Adapting buildings for a warmer climate

Published:  21 February, 2005

cover
Research and recommendations on how to respond to increasingly hot summers are contained in a new guide from CIBSE.

With the higher temperatures associated with climate change, the traditional approach of using outside air for cooling buildings cannot be relied on. DR JALE HAKER and PROF MICHAEL HOLMES consider how buildings can be adapted.

New research commissioned by the Department of Trade & Industry provides a template for how UK buildings can be adapted to cope with increasingly hot summers — one of the main effects of climate change. The research and recommendations carried out by Arup are published by CIBSE and RIBA in a new 52-page publication.*

Unreliable

Historically, most buildings in the UK have relied on outside air for cooling in summer. This approach is becoming increasingly unreliable for several reasons. Firstly, summer temperatures have increased, particularly since the late 1980s. Secondly, building usage in offices has changed with increased occupancy levels, longer working hours, use of desktop computers, photocopiers and laser printers and deeper floor plans —all leading to greater internal heat loads.

Using the latest UKCIP Climate Change Scenarios (web site below) for the United Kingdom (UKCIP02), the research, using quantitative computer modelling, studied 13 different types of building, including houses, apartments, offices and schools, to determine how well they will cope with higher outside air temperatures. The research went on to outline ways in which those buildings can be adapted to improve comfort levels for people who have to work or live in them.

Although both residential and non-residential buildings are affected, the adaptation methods will be particular to each type of building. Even within similar types of building the solutions will differ according to factors such as how the building is used and the preferences of the owners/occupiers. Overall, buildings with the ability to limit unnecessary heat gains (e.g. from the Sun, lighting and electrical equipment) and control ventilation rates will be fare the best. Buildings with high thermal mass will also be less affected and easier to adapt than lightweight structures without the use of mechanical cooling.

Key concern

A key concern with respect to the internal environment of buildings is the potential for significant increases in building energy use due to mechanical comfort-cooling systems. This increased use of mechanical systems will hamper efforts to reduce greenhouse-gas emissions and limit climate change.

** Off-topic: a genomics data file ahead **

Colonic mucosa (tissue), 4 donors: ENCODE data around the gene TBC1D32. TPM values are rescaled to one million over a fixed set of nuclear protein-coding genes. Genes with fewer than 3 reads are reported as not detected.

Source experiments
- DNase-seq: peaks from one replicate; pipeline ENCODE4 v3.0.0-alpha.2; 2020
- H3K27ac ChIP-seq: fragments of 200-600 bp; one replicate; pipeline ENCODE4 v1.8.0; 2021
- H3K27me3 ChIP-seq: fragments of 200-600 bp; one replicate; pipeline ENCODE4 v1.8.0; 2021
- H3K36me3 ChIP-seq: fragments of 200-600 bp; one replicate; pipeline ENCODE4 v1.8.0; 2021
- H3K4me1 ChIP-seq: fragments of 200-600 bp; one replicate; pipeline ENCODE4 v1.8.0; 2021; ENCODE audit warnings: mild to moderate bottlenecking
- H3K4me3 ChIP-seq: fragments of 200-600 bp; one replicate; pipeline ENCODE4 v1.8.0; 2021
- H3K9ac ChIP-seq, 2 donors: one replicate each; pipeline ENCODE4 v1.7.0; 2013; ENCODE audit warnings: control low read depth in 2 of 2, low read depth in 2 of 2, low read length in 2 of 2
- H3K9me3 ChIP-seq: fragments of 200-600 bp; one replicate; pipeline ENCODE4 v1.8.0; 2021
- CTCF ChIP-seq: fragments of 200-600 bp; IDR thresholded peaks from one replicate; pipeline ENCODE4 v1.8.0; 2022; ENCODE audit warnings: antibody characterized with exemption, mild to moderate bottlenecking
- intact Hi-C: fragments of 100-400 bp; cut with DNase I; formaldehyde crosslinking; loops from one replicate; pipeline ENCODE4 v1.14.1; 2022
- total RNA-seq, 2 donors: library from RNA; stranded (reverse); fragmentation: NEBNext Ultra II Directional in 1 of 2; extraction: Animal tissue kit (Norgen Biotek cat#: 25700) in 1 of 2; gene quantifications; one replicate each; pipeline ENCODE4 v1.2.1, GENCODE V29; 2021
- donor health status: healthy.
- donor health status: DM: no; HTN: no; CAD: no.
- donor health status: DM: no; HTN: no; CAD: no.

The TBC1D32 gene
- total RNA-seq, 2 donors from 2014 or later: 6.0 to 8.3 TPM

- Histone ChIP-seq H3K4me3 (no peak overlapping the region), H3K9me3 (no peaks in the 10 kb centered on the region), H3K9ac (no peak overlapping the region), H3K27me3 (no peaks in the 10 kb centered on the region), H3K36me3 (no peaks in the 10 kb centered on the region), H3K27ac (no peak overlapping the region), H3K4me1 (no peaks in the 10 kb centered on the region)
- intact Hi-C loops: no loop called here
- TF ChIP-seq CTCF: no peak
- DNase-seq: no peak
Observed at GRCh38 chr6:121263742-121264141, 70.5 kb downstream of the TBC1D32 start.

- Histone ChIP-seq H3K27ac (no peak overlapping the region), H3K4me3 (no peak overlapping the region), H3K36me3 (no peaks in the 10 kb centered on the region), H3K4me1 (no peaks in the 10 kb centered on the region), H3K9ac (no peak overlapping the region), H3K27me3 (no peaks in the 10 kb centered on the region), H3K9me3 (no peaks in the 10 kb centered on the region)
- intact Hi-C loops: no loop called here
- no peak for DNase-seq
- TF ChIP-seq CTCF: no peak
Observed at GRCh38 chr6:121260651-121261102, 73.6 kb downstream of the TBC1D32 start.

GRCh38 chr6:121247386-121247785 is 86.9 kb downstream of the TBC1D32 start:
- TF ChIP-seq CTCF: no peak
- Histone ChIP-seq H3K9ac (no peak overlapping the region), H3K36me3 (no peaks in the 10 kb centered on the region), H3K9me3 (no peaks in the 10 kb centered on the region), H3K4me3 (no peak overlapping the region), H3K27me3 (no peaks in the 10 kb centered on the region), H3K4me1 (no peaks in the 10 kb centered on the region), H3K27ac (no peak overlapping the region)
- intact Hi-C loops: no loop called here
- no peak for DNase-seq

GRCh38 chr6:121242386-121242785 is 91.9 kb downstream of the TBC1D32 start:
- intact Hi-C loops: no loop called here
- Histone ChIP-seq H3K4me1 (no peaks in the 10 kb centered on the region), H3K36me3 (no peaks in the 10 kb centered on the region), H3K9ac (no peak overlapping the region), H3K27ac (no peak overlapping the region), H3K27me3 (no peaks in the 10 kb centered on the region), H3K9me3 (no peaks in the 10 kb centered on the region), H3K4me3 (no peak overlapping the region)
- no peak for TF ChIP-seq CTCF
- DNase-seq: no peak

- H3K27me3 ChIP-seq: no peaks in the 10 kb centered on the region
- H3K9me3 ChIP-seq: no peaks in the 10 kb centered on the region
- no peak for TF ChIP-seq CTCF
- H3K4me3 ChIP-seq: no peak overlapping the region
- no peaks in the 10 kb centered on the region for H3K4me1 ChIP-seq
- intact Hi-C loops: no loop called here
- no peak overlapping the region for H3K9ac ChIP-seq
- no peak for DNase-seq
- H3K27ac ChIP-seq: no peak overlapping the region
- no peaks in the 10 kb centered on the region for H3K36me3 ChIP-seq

The quantitative dynamic thermal modelling focused on London and made use of the present-day CIBSE Design Summer Year (1989) and synthetic future DSYs under the UKCIP02 medium–high climate-change scenario. The results for this location and climate change scenario indicate the following.

1. For schools, the high internal heat gain from classroom occupants together with the high fresh-air ventilation rates required to maintain good air quality mean that as the external air temperature increases it becomes increasingly difficult to achieve comfort standards through use of passive systems alone. Even in very well designed passive school buildings, the results suggest that a move to a mixed-mode approach, in which mechanical systems are available at times of peak cooling need, may be warranted.

2) For offices, a range of buildings have been considered. HVAC systems for the offices include both passive and mechanical ventilation, passive and mechanically assisted thermal-mass cooling, low-energy mechanical cooling and full air conditioning. As for school buildings, the modelling suggests it would be difficult as the climate warms to meet present-day comfort expectations in offices adopting a purely passive approach — again suggesting that the mixed mode approach may provide the most practical way forward.

3. The effects of climate change are projected to be largest in South East England, and effects will be less severe in other parts of the country. However, significant climate impacts are expected in other regions as well, and some adaptation is likely to be needed. The research also included modelling for buildings in Manchester and Edinburgh.

4. In all the case studies, the warmer climate conditions point to the need to limit summertime heat gains to spaces as far as possible as the first and most energy-efficient measure to reduce the need for mechanical comfort cooling. This means employing solar shading, reducing the density or power output of lights, machines and, possibly, the density of occupants, and providing the ability to reduce ventilation to minimum levels during hot periods of the day. For buildings with exposed thermal mass it also means making it possible to purge spaces with cool air at night and during periods of cooler weather to maximise the capacity for passive heat absorption by the building fabric.

Dr Jake Hacker and Prof. Michael Holmes are with Arup.

*TM 36 ‘Climate change and the indoor environment: impacts and adaptation’ is available from CIBSE Publication Sales on 020 8772 3618 or online at the CIBSE website below. It costs £56 (plus postage and packing), with discounts for members of CIBSE and RIBA.

More information on UKCI

The impact of climate change on modern building services was discussed by Jacqui Harman of UKCIP in the September 2004 issue of Modern Building Services. You can reach it using the link below



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